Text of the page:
What Is a KellyBronze Turkey and Should You Buy One for Your Thanksgiving Dinner?
Once raised for food, heritage turkeys (like the Narragansett, Black Spanish, White Holland, and Bourbon Red) have all but disappeared since the advent of modern industrial agriculture. Now they are only bred on a small scale for discerning consumers like our founder, Martha Stewart. Martha has long been an advocate of heritage turkeys, pointing out that by choosing one, you are helping to protect the cultural legacy of the old breeds and to keep genetic diversity for the future. But are you also enjoying a more delicious turkey? Maybe. Heritage turkeys have the reputation for being tougher and harder to cook, tasting gamier, having more dark meat, and being much more expensive than conventional turkeys. We don't agree, but if you're not already a fan, KellyBronze may be the one heritage breed turkey well worth the price.
The Bronze turkey originally came from Mexico and was named for its dark feathers. The Kelly family popularized the breed which had almost become extinct, raising them free-range in the 70s and 80s. Bred and raised to be a better-tasting bird, the KellyBronze became a cult favorite in the U.K. where everyone sang its praises including celebrity chefs Nigella Lawson, Jamie Oliver, and Gordon Ramsey. In 2014, the Kelly family bought a farm in Virginia to begin producing the birds for the U.S. market; in 2017 they received a license to sell them. Today the birds are produced on farms across the East Coast.
What Is a KellyBronze Turkey?
In 1526 an enterprising trader called William Strickland imported six wild turkeys into England from the Americas explains Paul Kelly, Managing Director of KellyBronze. These were the original Bronze turkey and direct descendants of the KellyBronze that are bred today, but he adds, "KellyBronze is a brand and not just a breed. It is a unique breed grown wild in the foothills of the Blue Ridge Mountains, fed on a fresh mash of corn and soy milled on the farm. It is grown to full maturity before being hand plucked and hung."
Are They Really Better Tasting?
Fans say the KellyBronze is the best tasting bird available. According to Kelly, "It's a chain of events that produces the perfect turkey. Conventional turkeys are about 12 weeks when harvested and KellyBronze is six months. Maturity has the single biggest impact on flavor." Also, the KellyBronze is the only turkey in America to be plucked dry by hand without the use of water and then dry-aged. Kelly adds, "How the bird is handled postmortem is just as important as the methods of raising the birds. The traditional method of dry plucking and dry aging of the bird is critical to the eating quality, just as it is with beef. Dry plucking and hanging in a fridge at specific tried and tested temperatures for up to 14 days is our main point of difference. In England, we call this method New York dressed but it disappeared in the U.S. in favor of the much cheaper and faster method of wet processing."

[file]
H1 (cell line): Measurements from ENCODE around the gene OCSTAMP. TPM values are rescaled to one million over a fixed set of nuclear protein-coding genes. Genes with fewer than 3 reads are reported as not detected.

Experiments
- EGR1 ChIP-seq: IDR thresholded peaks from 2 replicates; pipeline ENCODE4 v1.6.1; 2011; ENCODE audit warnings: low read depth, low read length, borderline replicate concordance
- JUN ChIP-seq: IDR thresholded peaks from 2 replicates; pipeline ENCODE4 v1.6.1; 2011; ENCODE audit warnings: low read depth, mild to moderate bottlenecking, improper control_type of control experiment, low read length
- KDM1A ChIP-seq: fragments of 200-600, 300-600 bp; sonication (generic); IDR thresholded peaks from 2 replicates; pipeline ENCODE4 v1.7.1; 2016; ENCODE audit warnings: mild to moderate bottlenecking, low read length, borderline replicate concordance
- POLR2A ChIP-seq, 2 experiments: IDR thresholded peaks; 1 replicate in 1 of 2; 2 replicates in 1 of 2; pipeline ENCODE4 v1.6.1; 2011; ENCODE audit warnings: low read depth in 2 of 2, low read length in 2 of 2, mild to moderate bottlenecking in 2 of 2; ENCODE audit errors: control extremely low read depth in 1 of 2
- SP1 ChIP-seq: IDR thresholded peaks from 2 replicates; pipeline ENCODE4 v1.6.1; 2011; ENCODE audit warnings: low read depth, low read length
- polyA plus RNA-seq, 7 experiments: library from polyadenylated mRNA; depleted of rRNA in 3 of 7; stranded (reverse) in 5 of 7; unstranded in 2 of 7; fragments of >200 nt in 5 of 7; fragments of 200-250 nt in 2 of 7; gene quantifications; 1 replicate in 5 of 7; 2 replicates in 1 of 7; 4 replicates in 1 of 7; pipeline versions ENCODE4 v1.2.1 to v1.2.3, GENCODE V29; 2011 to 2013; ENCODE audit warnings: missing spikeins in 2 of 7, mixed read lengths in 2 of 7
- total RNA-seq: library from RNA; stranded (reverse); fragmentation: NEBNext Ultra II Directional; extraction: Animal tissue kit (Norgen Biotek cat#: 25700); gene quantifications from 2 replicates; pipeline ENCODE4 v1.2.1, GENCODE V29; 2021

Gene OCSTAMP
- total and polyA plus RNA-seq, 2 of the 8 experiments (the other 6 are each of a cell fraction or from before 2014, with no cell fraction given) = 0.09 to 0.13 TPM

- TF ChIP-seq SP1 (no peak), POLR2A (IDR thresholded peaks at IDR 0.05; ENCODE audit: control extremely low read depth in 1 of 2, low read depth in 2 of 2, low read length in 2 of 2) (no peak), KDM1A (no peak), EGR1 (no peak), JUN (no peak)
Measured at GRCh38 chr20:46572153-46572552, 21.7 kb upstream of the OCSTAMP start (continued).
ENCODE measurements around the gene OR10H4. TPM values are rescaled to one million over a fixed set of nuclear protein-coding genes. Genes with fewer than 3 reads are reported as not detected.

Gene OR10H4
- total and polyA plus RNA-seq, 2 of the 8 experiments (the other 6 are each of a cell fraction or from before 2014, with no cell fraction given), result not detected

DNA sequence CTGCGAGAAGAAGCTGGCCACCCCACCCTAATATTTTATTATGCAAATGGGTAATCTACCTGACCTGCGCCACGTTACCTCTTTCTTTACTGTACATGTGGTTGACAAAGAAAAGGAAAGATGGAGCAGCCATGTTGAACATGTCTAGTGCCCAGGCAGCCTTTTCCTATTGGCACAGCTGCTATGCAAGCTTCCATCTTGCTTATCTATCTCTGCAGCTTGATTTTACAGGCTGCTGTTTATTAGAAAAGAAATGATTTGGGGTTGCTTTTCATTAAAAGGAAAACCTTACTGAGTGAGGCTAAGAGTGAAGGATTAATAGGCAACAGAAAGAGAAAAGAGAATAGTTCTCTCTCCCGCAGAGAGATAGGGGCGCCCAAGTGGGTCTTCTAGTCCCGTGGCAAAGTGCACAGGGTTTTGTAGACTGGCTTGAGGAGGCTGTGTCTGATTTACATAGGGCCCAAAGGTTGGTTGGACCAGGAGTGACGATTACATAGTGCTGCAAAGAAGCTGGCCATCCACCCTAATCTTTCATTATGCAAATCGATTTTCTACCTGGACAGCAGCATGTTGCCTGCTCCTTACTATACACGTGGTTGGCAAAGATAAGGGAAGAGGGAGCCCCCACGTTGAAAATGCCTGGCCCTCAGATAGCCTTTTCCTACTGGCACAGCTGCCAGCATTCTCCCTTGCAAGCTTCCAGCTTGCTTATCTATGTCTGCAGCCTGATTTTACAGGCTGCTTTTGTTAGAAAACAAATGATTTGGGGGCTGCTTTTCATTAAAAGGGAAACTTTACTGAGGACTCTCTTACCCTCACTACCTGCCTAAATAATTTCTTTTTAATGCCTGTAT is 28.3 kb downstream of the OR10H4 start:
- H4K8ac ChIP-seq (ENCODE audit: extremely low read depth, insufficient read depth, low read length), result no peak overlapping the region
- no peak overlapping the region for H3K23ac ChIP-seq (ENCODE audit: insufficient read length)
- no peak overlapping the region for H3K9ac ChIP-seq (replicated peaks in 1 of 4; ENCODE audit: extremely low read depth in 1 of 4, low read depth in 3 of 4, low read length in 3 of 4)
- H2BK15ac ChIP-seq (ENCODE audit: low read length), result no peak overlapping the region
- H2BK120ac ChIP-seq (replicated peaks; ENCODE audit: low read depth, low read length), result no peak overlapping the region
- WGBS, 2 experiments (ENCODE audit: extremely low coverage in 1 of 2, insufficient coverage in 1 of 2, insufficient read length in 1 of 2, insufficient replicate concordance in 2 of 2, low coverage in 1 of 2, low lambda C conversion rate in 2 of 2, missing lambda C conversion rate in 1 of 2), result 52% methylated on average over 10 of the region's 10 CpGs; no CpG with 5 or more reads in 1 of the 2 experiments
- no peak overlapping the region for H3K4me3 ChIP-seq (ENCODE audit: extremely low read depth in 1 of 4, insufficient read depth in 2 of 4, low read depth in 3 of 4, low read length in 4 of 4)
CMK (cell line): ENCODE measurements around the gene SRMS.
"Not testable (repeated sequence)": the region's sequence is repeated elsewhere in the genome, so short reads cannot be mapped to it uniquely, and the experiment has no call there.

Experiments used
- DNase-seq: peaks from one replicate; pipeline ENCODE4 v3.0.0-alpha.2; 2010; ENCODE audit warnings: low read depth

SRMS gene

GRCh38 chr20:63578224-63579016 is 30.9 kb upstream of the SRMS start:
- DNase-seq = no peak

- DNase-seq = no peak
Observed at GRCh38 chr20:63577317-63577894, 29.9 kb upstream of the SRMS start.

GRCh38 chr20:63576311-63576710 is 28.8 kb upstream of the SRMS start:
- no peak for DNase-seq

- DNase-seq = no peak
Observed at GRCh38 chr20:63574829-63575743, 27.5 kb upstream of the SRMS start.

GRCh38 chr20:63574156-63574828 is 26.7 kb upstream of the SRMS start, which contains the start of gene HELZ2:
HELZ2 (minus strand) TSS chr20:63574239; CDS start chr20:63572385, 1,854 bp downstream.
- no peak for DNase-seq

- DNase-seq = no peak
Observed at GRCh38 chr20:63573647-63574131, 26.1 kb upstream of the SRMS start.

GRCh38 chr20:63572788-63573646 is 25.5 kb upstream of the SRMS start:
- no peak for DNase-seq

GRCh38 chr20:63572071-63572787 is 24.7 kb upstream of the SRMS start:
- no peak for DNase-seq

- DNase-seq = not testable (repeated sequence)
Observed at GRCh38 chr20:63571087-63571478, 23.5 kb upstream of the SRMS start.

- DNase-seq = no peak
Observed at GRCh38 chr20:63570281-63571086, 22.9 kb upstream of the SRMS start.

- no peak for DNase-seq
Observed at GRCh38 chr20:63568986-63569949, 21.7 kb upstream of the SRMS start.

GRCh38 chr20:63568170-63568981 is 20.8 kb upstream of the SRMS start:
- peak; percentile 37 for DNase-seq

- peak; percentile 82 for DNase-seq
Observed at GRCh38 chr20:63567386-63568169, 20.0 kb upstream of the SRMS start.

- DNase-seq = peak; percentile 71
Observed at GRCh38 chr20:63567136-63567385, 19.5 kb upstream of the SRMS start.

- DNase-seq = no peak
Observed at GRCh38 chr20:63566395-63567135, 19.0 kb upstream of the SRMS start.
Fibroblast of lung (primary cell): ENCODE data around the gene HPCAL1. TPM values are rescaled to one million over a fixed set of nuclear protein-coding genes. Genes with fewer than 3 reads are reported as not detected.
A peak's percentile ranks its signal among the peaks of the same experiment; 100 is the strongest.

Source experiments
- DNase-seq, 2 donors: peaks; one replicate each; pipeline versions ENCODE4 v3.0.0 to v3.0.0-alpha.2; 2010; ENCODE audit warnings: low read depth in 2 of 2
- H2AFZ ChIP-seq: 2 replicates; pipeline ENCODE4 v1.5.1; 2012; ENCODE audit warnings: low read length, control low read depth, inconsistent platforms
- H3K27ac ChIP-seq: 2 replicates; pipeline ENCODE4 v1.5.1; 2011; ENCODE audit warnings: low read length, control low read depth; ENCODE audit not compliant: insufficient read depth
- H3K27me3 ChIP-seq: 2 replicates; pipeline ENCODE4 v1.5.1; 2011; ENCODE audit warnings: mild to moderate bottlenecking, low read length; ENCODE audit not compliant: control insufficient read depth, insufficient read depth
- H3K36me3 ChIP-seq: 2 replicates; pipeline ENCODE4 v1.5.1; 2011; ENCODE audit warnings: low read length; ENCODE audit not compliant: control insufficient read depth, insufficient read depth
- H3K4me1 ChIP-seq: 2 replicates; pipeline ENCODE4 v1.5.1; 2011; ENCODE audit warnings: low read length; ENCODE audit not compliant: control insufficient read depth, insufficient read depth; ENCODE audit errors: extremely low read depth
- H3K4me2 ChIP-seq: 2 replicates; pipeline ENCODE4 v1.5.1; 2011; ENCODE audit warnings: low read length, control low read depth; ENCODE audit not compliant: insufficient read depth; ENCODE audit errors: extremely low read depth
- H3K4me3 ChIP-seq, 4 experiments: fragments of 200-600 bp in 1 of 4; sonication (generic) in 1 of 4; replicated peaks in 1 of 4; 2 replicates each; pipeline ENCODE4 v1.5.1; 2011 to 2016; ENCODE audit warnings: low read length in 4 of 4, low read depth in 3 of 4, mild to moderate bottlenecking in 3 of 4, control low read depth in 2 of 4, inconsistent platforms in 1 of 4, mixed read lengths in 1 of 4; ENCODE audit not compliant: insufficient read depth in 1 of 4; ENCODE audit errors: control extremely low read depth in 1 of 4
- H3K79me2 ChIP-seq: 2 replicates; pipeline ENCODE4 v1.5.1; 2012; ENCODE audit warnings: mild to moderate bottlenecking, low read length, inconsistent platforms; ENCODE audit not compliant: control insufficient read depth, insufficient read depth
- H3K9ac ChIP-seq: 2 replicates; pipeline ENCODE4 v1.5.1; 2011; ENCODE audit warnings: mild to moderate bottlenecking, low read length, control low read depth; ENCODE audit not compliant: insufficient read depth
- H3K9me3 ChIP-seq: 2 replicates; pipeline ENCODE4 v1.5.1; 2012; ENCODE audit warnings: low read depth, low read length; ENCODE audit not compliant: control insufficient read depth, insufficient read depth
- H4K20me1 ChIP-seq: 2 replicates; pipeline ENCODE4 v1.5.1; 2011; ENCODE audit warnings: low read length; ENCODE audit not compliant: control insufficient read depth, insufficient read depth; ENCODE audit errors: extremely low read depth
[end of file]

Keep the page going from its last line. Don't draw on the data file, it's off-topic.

The dry plucking and hanging, along with the development of intramuscular fat from a bird allowed to reach full maturity, allows a much shorter cooking time and core temperatures well below that of conventional water-processed turkeys in the U.S. The fat on the mature bird means particularly rich and succulent meat. Kelly says, "Because of the maturity and carcass structure, the stock and gravy produced from a KellyBronze will blow your mind."
A KellyBronze turkey will not taste the same as a conventional turkey, and it also won't look the same. "The dry hand plucking means a few feather stubs will be left in the skin which is the sole reason the bronze turkey disappeared from the marketplace 60-70 years ago," Kelly explains. "It is an artisan turkey that puts eating quality over aesthetics." Where can you find KellyBronze turkeys? They can be ordered online, for fresh delivery the week before Thanksgiving, or purchased directly from a farm or shop on the East Coast.
How Do You Cook One?
Throw away all your preconceived ideas of cooking a turkey. Kelly says, "The KellyBronze will cook much quicker than any other turkey because of the breed and maturity. No basting or brining or stuffing." The breed and maturity along with the methods of rearing and dry-aging means it does not need any of these "moisture enhancements." He recommends allowing the bird to come to room temperature, then roasting it breast side down in a pan at 350 degrees in a convection oven or 375 degrees in a regular oven with two pints of water and vegetables, seasoning it only with salt and pepper. After an hour, he turns the turkey breast side up and a half-hour before the recommended cooking time, he checks the bird every 10 minutes and when it reaches temperature, he lets it rest for 30 minutes to an hour before serving. Cooking times range from 1 1/2 hours for an 8-10 pound bird to 2 1/2 hours for a 20-pound bird.